Getting a chance to see the operations center at American and hear first-hand how they make decisions about cancellations was also very enlightening. We learned that their number one priority when making a flight cancellation (other than safety, of course) is looking at whether or not everyone on the flight can get to where they are going by the end of that day. If the cancellation decision comes down to two flights, and Flight A has fewer passangers on it, but some won’t be able to be re-routed to their destination that day, and Flight B has more passengers, but all can still get to their destination via a different routing, then Flight B is the more likely choice for cancellation even though it impacts more people. We also heard that they do take into account who is on the flight (so that means you want to be on flights with really important people on it!). The MegaDo flight from London to Dallas was cancelled the day before our visit with the operations crew, so this discussion especially hit home for those who had been routed various ways to get to Dallas from London. Again, being more informed makes me a better traveler.
Finally, these trips give me a chance to see and learn about things I would never otherwise experience. For example, today the MegaDO attendees got to utilize the American Airlines Flagship Check-in. I had a special curb-side entrance, friendly personal help with check-in, and an escort to the front of the TSA security line.
This is a normally reserved for First Class customers on a three-class transcontinental or international flight, ConciergeKey members, or Five Star Service customers and is currently only available at LAX, but is expanding to other locations in the near future. While it is certainly possible I will fly in First Class on a three-class cabin at some point, it certainly isn’t my normal flying pattern, so without the MegaDo I would probably barely even know this service existed. Now I not only know it exists, but I have first-hand knowledge of what the service is like. Even if that knowledge isn’t all that relevant to my day-to-day life, it is certainly knowledge that can help some travelers.
The same is true for American’s Five Star Service. The MegaDO participants who went to London got to experience this service on that leg of their journey. This is a service that can be purchased for $125 per person, or two passengers for $200 (immediate family members under 18 can accompany the paying passenger for no additional charge). The service comes with: car service coordination, curbside meet and greet, check-in assistance, expedite through through the security link, lounge access, flight monitoring and priority re-accomodation during delays, escort to the gate, pre-boarding assistance, baggage claim assistance, and assistance with customs for international arrivals.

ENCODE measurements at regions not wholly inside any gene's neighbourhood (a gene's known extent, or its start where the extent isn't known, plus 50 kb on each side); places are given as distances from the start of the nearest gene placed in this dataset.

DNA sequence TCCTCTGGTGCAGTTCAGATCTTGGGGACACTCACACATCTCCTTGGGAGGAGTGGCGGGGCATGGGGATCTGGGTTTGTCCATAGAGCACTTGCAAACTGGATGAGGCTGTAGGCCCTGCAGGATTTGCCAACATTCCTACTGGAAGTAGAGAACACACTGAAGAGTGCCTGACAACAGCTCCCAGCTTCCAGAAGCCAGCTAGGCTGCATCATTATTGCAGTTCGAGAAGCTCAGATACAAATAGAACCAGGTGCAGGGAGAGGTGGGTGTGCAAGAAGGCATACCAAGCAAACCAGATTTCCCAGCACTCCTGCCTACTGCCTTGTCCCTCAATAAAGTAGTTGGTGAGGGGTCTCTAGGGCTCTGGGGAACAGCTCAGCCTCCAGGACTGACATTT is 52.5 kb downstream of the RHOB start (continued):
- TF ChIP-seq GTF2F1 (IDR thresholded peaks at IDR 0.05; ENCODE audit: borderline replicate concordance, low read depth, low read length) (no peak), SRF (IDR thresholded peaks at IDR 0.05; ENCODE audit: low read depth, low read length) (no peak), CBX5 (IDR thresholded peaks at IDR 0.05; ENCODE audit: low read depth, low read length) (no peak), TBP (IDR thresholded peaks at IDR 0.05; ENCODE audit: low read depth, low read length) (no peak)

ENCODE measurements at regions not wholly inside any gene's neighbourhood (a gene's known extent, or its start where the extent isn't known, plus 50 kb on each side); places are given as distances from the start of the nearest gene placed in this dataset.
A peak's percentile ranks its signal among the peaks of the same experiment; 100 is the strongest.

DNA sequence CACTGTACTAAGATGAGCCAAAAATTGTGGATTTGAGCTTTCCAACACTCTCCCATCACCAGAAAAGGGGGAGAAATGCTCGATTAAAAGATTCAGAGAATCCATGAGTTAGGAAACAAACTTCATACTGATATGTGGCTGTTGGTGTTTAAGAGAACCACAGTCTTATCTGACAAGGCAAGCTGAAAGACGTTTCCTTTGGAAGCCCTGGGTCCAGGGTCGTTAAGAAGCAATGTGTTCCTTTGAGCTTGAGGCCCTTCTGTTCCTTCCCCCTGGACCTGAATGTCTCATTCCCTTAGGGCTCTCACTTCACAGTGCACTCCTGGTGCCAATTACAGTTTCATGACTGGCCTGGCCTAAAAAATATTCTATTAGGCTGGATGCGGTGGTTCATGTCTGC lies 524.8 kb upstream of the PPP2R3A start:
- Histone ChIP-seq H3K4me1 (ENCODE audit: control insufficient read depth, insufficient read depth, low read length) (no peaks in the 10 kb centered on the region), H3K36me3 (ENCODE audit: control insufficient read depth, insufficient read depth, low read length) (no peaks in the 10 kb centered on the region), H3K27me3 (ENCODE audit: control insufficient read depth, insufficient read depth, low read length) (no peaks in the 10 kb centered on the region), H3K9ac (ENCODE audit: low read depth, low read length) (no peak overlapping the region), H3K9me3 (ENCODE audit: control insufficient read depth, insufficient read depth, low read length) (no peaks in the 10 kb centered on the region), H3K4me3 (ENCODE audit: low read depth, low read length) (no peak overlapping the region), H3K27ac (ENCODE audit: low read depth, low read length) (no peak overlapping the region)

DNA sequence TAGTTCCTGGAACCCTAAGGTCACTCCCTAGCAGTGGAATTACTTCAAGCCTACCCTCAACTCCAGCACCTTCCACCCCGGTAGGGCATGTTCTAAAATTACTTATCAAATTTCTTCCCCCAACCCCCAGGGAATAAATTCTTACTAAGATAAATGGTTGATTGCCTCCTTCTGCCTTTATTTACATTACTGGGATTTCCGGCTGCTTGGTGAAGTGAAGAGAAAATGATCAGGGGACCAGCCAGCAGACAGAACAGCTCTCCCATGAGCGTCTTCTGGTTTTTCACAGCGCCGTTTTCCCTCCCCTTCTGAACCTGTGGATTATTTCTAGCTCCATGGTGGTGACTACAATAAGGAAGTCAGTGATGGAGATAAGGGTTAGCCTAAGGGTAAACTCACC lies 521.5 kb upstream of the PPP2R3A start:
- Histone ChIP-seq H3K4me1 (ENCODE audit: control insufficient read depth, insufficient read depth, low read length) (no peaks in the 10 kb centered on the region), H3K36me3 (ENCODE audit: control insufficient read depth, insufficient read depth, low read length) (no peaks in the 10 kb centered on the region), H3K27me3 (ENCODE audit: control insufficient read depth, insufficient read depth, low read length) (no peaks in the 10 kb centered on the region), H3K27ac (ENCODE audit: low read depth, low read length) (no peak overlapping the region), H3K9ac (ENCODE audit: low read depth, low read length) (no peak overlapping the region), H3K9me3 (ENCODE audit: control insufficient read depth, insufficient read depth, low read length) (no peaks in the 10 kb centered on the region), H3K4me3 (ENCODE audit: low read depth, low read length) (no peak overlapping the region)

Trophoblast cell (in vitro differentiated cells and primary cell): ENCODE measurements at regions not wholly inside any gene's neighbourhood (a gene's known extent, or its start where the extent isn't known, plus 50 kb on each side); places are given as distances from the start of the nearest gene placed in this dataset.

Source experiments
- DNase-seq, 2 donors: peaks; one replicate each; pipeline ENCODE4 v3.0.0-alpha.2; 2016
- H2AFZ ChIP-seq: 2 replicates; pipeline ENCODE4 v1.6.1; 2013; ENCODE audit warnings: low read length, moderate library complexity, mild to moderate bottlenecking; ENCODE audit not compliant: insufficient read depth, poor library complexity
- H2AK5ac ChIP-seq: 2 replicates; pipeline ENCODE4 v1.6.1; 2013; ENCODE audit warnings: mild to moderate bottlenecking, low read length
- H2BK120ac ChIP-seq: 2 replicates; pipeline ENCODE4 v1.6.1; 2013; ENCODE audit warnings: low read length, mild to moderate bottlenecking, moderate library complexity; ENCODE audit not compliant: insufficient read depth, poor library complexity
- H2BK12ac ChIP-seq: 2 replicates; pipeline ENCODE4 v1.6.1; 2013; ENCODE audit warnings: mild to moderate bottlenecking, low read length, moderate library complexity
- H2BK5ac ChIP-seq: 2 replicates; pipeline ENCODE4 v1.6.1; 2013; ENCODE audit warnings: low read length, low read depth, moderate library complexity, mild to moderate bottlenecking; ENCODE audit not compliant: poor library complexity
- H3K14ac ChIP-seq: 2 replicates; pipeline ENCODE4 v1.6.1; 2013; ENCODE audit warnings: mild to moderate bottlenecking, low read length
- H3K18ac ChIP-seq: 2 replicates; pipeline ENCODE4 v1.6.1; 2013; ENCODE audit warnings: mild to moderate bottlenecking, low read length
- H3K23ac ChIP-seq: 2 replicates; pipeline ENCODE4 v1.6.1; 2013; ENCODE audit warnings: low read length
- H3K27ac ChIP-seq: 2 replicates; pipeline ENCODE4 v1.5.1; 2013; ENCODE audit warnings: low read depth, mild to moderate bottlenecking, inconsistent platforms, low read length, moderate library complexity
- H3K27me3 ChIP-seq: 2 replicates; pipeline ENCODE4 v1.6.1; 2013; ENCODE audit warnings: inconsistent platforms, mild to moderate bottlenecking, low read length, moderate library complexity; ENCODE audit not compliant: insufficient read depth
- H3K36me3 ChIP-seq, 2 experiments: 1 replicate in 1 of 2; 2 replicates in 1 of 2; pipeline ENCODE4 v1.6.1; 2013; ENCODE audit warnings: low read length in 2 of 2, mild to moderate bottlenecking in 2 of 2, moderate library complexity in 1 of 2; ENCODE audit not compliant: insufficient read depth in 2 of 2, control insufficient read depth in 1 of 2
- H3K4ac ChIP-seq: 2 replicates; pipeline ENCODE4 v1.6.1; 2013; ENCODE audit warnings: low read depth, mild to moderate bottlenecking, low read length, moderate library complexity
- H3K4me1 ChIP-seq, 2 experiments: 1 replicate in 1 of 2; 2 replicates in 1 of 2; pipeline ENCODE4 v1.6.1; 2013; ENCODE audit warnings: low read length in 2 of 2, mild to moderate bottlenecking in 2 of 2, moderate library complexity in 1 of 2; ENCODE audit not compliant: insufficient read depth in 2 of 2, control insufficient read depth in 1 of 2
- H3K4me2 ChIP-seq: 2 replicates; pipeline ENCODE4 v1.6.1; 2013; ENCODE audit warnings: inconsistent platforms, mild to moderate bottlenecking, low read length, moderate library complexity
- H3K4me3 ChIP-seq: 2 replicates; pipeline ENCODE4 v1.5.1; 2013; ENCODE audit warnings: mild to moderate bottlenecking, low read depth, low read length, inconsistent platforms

While I am not sure if I will ever need to use this service or not, I can absolutely see many scenarios in which it would be very worth the price paid. For example, if a parent were traveling alone overseas, with a connection, with small children, this personalized and proactive assistance might be very helpful in maintaining sanity. I could also see it being helpful if older family members were traveling alone. While this service is not continuous care or medical assistance, it would help ensure that their travel was as seamless as possible. Knowing that things like this exist makes me a better traveler.
I could go on and on about this trip, but I will leave it at that. If you are interested in aviation, the magic of flight, or just want to have a great time with a bunch of miles and points junkies, consider coming on one of these trips. I promise you will have memories to keep with you for a lifetime.
Now, if you want a bag of enough MegaDO swag to “last you a lifetime”, then you have come to the right place. Everyone that comments on this post stating why they want to come on a MegaDO will be entered to win my bag of swag. This isn’t an extra bag of stuff I picked up, this is my (unworn) shirt and bag of goodies. I was lucky enough to have photos and memories, but I want to at least share some of the goodies we were given with one of you who couldn’t make the trip. In it is an official MegaDO shirt in size Large, an AAdmiral’s Club pass that is valid through 04/30/12, a box of chocolates from the Hyatt Century City in LA, Cathay Pacific screen cleaner/keyboard duster, Qantas luggage tag, airplane shaped paper clips, many key rings, pens, notepads, etc… I’m honestly not even sure what all is in there – and let me tell you it was heavy to carry home!
Entries are accepted until 11:59 PM Central on Friday 2/3/12. A winner will be selected at random from all eligible entries. Thanks to all who helped make the MegaDO a tremendous success. Finally, here is a shot of the view from my window while we were flying out over the Pacific today before turning to head back to Texas. Hopefully one day soon I will continue West over the Pacific on one of those beautiful, large planes I had the chance to explore on this trip.